The ALJ acknowledged Dr. Cysewski's 1986 report regarding Salts's intellectual abilities and psychological condition. The ALJ determined, however, that "[t]here is no evidence of impairment in cognitive functioning" and that Salts "has no restrictions of an emotional basis or by IQ testing from performing his past relevant work."4


The ALJ concluded that Salts was able to perform work not requiring lifting in excess of twenty pounds and that, therefore, Salts's impairment did not prevent him from performing his past work as a security guard.5 Consequently, the ALJ denied Salts's request for SSI and disability benefits. Salts then retained counsel and appealed the ALJ's decision to the Appeals Council. The Appeals Council denied Salts's request for review, making the ALJ's determination the final decision of the Secretary.

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Salts sought judicial review of the Secretary's decision in the district court. The case was assigned to a magistrate, who found that substantial evidence on the record as a whole supported the Secretary's decision. The district court accepted without comment the magistrate's recommendation to uphold the Secretary's decision. On appeal, Salts asks that the matter be remanded to the Secretary to determine whether the combined effects of Salts's impairments require that he be found disabled.6Discussion


Our task on review is to determine whether substantial evidence on the record as a whole supports the Secretary's decision to deny benefits to Salts. See 42 U.S.C. § 405(g); Groeper v. Sullivan, 932 F.2d 1234, 1237 (8th Cir.1991). To make this determination, we must review the entire administrative record, taking into account "whatever in the record fairly detracts from" the Secretary's findings. Cockerham v. Sullivan, 895 F.2d 492, 495 (8th Cir.1990) (citing Universal Camera Corp. v. NLRB, 340 U.S. 474, 488, 71 S.Ct. 456, 464, 95 L.Ed. 456 (1951)).


The substantial weight of the evidence supports the ALJ's findings that Salts's ulcers and wrist injury do not amount to significant impairments. Salts's medical records show that the injury to his left wrist was simply a sprain. He testified at his hearing that medicine and diet were helpful in controlling his ulcers, and there is no evidence to suggest that the ulcers would interfere with his work activities.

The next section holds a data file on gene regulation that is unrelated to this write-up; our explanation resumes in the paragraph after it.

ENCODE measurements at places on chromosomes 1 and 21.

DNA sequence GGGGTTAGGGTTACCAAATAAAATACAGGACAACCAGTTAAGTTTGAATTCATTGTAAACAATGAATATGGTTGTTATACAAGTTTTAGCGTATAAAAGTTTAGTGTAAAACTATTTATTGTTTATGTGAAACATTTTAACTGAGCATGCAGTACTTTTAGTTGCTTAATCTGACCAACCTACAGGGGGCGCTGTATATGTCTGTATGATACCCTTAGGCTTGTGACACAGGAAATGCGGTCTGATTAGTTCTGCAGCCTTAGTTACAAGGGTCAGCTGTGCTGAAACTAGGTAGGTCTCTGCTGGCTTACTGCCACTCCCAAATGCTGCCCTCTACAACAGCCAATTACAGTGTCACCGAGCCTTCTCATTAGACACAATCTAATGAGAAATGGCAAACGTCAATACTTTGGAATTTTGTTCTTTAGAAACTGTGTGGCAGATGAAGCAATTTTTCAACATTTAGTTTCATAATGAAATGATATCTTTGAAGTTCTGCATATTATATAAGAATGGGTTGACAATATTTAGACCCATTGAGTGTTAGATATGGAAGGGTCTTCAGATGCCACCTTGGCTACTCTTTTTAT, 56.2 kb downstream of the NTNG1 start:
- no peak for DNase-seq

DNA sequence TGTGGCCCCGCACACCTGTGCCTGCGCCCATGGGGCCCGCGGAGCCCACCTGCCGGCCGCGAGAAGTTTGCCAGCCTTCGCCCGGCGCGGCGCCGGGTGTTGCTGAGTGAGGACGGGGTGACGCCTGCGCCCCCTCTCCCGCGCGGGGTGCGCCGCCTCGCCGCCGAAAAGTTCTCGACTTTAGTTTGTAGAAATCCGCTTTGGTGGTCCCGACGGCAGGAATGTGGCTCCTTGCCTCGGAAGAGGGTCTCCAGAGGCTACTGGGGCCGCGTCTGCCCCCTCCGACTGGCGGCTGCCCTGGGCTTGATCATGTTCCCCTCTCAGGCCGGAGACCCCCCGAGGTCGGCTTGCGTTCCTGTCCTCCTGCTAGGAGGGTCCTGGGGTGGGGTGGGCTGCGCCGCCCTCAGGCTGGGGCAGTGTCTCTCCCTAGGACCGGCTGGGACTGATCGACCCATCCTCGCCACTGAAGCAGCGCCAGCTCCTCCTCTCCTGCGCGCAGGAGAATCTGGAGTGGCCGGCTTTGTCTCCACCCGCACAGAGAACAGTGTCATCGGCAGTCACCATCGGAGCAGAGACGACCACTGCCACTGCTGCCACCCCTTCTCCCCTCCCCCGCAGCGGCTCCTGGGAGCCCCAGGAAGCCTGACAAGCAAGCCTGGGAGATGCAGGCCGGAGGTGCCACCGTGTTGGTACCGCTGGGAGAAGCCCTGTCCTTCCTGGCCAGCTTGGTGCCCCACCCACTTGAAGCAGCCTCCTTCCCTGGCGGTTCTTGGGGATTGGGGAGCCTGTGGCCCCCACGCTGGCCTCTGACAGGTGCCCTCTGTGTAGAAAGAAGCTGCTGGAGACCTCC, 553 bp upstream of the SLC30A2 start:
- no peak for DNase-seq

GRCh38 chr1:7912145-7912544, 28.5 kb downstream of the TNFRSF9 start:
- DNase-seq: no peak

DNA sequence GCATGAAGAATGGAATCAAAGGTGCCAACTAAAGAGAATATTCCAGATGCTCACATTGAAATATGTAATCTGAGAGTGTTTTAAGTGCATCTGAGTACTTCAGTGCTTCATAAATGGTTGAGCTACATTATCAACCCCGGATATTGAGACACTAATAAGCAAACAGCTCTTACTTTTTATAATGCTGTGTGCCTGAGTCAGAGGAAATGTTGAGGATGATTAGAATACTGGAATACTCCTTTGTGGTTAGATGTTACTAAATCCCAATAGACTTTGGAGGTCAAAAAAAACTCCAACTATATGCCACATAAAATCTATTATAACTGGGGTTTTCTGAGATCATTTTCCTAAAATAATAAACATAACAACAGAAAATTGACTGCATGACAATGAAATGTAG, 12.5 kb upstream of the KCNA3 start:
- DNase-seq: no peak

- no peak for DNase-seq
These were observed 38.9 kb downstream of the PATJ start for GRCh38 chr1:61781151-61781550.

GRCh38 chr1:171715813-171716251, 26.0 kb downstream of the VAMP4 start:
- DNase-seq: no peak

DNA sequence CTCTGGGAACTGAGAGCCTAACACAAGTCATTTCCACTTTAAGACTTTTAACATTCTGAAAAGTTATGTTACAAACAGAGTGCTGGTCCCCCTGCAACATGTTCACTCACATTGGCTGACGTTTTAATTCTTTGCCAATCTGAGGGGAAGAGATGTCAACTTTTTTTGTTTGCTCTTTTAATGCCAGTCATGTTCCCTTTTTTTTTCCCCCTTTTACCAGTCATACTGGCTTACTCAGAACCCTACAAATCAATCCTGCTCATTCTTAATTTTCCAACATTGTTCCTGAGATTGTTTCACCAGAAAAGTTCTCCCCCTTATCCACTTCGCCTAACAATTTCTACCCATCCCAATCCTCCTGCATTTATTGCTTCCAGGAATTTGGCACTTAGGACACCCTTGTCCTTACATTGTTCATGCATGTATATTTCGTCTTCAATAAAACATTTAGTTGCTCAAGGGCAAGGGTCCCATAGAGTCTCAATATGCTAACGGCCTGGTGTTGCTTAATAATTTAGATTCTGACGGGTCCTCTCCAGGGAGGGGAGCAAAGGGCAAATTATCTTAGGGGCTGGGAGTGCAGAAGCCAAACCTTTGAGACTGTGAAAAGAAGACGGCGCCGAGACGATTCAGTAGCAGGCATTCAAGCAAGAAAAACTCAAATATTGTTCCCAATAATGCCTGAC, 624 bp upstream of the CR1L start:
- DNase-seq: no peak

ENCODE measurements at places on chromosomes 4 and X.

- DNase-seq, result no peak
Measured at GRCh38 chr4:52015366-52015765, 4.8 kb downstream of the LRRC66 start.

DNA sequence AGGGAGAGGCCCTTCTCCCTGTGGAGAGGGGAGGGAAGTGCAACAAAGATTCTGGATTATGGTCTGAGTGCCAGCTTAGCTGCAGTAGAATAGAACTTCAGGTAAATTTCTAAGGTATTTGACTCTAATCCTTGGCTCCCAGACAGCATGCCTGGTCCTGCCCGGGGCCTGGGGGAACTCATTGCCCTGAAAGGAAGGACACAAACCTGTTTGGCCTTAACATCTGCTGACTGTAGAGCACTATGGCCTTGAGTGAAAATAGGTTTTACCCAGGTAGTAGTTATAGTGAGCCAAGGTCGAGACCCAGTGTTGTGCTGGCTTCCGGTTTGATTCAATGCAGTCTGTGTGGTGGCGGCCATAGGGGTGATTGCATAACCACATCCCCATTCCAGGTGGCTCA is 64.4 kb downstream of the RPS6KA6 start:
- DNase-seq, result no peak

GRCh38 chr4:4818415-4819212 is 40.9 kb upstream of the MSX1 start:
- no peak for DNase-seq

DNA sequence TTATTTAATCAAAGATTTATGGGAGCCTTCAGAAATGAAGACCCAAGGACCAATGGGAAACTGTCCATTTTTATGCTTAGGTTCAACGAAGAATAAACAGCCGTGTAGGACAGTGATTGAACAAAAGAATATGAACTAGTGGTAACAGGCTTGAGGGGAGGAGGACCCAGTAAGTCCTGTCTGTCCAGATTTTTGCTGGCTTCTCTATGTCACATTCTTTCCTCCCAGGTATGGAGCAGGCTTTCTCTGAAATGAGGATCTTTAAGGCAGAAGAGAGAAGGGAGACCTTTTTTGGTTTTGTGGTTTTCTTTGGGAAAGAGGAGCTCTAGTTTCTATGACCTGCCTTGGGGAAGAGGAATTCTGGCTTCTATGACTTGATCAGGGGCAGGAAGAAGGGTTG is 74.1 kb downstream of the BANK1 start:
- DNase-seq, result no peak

In addition, although the ALJ did not mention Salts's alleged hearing loss and breathing problem in his opinion, the substantial weight of the evidence supports the conclusion that these problems are not severe. Salts stated at his hearing that his breathing problem is controlled by medication, and presented no objective evidence of his hearing loss. The ALJ noted during the hearing that Salts had no trouble hearing at that time.


Overall, however, the record is insufficient in its present state to support the ALJ's decision that Salts could perform his past relevant work as a security guard. The Secretary has promulgated specific guidelines that the ALJ must follow when evaluating whether a claimant can return to his past work. E.g., Social Security Ruling 82-62, Soc.Sec.Rep. 809 (West 1983); see Groeper v. Sullivan, 932 F.2d 1234, 1238 (8th Cir.1991). The ALJ must obtain detailed information regarding the mental and physical demands of the past work and,


for a claim involving a mental/emotional impairment, care must be taken to obtain a precise description of the particular job duties which are likely to produce tension and anxiety, e.g., speed, precision, complexity of tasks, independent judgments, working with other people, etc., in order to determine if the claimant's mental impairment is compatible with the performance of such work.


Soc.Sec.Rep., supra, at 811-12.


This court has held that the ALJ must specifically set forth the claimant's physical and mental limitations, along with the physical and mental requirements of the claimant's past relevant work. Only then can the ALJ adequately "compare the claimant's residual functional capacity with the demands of the past work to determine whether the claimant is capable of performing the relevant tasks." Groeper, 932 F.2d at 1239; Kirby v. Sullivan, 923 F.2d 1323, 1326-27 (8th Cir.1991). "An ALJ's decision that a claimant can return to his past work must be based on more than conclusory statements." Groeper, 932 F.2d at 1238.


In addition to the requirement that the ALJ make explicit findings regarding the claimant's ability to return to past work, the ALJ also has a duty to fully and fairly develop the facts in the record. Highfill v. Bowen, 832 F.2d 112, 115 (8th Cir.1987). This duty is even greater where, as here, the claimant is not represented by counsel at his hearing. Id. "Unfairness or prejudice resulting from an incomplete record--whether because of lack of counsel or lack of diligence on the ALJ's part--requires a remand." Id.


Neither the ALJ's findings in this case nor the record are adequate to support his conclusion. Salts alleges some serious mental problems, including a verbal IQ of 79. While Salts's IQ is not low enough to create a presumption that he is disabled, 20 C.F.R. § 404, Subpart P, Appendix 1, § 12.05, it is potentially a severe impairment. Cockerham v. Sullivan, 895 F.2d 492, 495-96 (8th Cir.1990). A claimant with a valid verbal, performance or full scale IQ of 70-79 may be considered disabled after consideration of vocational factors. Id. Furthermore, psychological testing portrays Salts as a "hostile and demanding" individual with significant suicidal ideations; this may be related to the "nerve problems" of which Salts complains. Other tests showed Salts to have a learning disability primarily in verbal areas.